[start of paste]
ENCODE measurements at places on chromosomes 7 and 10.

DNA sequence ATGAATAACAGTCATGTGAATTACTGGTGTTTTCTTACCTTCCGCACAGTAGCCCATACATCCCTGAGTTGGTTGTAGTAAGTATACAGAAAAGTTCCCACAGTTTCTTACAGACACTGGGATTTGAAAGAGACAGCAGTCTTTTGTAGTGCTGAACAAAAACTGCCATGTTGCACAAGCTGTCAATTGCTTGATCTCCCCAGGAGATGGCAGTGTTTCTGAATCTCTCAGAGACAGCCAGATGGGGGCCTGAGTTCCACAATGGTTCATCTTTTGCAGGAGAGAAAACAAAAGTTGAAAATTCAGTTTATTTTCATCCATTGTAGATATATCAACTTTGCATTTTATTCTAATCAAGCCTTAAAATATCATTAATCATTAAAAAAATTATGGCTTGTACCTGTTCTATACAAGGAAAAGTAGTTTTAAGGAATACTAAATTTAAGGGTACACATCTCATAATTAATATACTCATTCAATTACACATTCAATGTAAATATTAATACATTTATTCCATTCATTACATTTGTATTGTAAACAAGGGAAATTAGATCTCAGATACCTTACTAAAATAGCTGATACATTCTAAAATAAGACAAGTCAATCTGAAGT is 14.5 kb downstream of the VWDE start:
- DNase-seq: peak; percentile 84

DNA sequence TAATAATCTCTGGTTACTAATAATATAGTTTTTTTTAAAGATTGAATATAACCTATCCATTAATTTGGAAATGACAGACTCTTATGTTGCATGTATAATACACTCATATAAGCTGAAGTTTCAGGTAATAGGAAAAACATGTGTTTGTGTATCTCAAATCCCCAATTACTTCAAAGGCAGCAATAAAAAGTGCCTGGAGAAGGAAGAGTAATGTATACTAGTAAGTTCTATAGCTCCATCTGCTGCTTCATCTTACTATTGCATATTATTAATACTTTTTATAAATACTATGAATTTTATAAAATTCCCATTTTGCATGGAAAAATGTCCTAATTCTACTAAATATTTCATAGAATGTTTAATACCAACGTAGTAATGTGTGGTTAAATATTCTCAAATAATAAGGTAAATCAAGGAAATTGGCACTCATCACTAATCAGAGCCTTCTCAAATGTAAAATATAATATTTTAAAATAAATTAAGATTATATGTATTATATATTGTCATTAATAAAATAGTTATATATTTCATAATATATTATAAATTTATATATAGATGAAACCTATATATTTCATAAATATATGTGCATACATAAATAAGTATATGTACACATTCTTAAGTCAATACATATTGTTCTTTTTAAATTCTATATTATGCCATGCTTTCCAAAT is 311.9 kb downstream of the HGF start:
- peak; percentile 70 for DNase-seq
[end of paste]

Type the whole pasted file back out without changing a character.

ENCODE measurements at places on chromosomes 7 and 10.

DNA sequence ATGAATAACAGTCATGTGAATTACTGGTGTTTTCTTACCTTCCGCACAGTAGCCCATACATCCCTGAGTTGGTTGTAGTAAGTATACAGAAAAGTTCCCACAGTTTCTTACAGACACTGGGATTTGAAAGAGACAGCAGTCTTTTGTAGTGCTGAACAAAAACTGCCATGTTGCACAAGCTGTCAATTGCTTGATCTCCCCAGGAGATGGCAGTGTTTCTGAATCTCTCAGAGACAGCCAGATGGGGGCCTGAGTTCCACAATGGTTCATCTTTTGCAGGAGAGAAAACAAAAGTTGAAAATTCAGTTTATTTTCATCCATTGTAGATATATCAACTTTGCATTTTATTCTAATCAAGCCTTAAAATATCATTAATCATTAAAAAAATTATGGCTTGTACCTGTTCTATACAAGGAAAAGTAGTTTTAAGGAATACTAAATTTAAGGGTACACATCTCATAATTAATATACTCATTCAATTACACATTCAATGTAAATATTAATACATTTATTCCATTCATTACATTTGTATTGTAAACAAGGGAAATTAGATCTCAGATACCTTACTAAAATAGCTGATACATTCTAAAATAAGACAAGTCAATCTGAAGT is 14.5 kb downstream of the VWDE start:
- DNase-seq: peak; percentile 84

DNA sequence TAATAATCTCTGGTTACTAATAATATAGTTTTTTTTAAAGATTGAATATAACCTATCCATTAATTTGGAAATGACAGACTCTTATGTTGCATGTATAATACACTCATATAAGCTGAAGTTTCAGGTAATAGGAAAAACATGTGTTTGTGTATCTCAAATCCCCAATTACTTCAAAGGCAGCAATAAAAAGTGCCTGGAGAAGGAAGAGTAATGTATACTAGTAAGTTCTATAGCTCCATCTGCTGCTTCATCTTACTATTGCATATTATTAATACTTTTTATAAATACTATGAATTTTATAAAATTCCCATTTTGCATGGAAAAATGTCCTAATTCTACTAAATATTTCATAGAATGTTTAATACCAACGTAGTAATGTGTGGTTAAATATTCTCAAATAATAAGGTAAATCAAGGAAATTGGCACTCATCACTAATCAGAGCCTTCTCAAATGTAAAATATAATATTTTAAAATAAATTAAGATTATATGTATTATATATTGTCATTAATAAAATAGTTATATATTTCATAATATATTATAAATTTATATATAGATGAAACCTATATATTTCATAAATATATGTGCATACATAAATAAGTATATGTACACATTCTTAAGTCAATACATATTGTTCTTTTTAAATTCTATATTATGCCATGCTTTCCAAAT is 311.9 kb downstream of the HGF start:
- peak; percentile 70 for DNase-seq